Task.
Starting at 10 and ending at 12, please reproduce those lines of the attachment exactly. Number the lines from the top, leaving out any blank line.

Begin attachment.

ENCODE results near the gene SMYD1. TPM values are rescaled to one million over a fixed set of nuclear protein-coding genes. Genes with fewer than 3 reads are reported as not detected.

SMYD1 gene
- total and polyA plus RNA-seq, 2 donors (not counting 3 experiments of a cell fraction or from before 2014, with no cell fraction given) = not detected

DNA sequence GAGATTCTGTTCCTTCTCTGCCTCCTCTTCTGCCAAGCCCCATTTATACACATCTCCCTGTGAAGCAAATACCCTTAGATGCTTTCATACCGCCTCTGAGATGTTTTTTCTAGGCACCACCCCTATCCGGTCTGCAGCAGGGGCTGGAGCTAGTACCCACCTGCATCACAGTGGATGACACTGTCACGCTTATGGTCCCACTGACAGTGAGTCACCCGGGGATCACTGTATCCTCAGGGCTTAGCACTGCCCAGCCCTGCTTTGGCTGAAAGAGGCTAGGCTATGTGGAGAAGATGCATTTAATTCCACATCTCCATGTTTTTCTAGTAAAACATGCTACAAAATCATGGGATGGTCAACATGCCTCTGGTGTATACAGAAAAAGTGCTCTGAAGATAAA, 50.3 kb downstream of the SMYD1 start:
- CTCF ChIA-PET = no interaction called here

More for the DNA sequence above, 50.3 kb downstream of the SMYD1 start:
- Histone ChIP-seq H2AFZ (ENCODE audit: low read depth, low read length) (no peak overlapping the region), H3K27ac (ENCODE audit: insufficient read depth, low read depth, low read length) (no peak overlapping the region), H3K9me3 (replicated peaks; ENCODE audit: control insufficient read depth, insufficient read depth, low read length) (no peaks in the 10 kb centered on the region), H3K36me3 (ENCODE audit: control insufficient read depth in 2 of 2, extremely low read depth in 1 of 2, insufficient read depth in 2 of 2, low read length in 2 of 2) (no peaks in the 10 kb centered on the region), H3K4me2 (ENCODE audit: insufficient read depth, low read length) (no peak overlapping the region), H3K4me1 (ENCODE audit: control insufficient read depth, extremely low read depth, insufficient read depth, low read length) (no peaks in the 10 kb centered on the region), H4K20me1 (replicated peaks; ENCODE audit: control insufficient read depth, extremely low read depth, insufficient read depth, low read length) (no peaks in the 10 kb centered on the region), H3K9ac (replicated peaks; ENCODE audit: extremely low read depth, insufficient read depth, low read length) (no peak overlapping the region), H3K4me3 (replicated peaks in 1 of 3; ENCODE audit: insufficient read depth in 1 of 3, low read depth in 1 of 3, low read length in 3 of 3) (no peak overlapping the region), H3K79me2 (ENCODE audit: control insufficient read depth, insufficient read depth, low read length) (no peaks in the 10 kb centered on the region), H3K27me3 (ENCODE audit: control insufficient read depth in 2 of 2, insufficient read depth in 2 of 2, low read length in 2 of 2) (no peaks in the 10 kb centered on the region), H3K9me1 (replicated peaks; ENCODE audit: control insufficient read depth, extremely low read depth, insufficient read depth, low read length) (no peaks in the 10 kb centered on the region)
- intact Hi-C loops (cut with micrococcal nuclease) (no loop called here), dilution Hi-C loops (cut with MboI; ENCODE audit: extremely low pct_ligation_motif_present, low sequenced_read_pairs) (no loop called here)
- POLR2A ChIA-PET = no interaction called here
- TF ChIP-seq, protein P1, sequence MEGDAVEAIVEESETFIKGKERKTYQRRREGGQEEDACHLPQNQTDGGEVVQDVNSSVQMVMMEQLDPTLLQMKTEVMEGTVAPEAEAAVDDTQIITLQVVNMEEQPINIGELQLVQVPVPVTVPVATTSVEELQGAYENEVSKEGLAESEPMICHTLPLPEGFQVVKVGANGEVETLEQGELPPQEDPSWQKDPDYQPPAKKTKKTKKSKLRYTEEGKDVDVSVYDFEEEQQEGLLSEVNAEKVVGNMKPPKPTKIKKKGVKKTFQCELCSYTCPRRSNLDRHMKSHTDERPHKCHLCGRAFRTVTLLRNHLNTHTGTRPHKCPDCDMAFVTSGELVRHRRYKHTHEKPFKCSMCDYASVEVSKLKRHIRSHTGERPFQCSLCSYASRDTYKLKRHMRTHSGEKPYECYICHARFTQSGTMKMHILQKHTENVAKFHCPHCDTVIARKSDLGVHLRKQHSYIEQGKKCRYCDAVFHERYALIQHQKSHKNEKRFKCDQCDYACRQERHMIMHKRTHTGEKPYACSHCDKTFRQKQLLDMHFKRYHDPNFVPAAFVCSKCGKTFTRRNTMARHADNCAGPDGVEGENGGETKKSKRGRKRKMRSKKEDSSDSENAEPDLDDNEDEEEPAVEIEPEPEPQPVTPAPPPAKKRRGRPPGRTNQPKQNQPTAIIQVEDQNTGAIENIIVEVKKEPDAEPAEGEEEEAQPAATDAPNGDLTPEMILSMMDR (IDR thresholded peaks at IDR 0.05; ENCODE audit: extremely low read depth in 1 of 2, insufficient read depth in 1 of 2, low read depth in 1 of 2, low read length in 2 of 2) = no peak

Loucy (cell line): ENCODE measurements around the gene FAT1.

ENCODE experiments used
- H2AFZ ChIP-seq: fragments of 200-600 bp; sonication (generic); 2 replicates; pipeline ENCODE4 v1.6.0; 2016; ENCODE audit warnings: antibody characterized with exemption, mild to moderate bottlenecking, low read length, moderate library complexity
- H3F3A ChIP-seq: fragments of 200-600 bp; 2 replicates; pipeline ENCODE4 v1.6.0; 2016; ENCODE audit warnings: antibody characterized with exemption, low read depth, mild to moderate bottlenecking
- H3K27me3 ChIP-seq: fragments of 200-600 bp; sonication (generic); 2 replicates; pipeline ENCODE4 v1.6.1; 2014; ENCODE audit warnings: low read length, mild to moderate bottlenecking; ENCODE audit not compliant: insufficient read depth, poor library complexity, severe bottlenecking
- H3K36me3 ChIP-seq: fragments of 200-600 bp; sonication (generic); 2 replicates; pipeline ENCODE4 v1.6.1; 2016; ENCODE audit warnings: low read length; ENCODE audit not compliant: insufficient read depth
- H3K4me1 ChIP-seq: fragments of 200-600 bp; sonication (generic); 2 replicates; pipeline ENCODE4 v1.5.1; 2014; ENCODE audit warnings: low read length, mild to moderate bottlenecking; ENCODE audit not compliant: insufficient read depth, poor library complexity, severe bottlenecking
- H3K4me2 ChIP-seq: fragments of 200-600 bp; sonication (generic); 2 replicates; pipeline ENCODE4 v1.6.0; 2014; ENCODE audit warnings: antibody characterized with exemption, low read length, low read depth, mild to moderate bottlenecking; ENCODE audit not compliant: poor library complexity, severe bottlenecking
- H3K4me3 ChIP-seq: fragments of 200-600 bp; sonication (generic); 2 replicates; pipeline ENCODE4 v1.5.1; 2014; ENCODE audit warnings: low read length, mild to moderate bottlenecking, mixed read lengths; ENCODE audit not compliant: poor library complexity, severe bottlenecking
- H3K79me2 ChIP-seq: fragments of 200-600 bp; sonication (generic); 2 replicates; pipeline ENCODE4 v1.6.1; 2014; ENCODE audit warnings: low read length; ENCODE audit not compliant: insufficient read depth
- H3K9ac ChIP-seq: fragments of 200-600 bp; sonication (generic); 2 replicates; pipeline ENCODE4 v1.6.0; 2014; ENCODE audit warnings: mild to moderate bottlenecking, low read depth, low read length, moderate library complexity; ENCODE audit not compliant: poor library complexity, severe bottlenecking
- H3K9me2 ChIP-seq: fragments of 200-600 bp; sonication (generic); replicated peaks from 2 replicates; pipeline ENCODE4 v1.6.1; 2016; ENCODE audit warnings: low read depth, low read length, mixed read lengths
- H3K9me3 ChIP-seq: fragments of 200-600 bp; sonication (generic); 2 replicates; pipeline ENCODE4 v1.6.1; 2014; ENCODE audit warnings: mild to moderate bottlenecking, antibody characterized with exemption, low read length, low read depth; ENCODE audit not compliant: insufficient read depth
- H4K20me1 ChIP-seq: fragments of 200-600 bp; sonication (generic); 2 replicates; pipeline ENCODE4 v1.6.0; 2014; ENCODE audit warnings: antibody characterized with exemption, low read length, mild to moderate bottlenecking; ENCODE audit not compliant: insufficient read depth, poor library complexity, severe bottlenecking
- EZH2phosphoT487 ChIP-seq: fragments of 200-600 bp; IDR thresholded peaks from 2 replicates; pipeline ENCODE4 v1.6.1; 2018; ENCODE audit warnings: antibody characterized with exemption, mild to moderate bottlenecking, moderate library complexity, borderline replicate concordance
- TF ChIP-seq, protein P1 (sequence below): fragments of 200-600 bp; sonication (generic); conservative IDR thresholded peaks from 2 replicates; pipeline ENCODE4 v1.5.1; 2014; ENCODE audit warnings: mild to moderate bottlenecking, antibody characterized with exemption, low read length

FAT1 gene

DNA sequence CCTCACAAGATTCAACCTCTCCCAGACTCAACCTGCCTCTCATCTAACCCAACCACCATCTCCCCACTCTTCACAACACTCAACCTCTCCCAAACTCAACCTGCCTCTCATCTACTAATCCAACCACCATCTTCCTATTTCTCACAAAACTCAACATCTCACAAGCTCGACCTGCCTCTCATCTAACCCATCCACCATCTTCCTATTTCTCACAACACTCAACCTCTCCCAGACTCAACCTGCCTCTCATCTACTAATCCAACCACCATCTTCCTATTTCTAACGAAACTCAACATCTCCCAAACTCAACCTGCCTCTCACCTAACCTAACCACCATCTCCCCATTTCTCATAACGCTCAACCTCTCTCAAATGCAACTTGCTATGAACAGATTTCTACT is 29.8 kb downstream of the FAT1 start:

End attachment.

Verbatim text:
- TF ChIP-seq, protein P1, sequence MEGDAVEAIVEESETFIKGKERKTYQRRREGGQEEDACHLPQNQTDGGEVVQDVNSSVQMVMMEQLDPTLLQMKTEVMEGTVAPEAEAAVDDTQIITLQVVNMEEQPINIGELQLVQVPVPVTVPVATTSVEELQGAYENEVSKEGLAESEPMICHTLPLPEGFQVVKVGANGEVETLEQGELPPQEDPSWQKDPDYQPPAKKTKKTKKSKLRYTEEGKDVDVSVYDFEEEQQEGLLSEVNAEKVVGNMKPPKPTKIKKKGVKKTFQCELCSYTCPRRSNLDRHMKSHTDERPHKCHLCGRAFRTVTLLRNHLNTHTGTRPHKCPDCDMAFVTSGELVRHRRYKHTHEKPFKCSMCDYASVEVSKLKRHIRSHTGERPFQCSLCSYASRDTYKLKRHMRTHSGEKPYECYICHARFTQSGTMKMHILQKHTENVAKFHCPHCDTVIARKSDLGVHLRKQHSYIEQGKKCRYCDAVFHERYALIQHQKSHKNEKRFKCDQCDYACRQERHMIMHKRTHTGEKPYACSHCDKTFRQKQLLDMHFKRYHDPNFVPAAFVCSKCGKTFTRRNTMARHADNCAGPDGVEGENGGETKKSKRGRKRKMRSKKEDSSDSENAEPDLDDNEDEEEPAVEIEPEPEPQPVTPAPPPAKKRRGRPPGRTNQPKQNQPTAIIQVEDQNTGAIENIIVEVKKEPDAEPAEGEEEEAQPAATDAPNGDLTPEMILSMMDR (IDR thresholded peaks at IDR 0.05; ENCODE audit: extremely low read depth in 1 of 2, insufficient read depth in 1 of 2, low read depth in 1 of 2, low read length in 2 of 2) = no peak

Loucy (cell line): ENCODE measurements around the gene FAT1.

ENCODE experiments used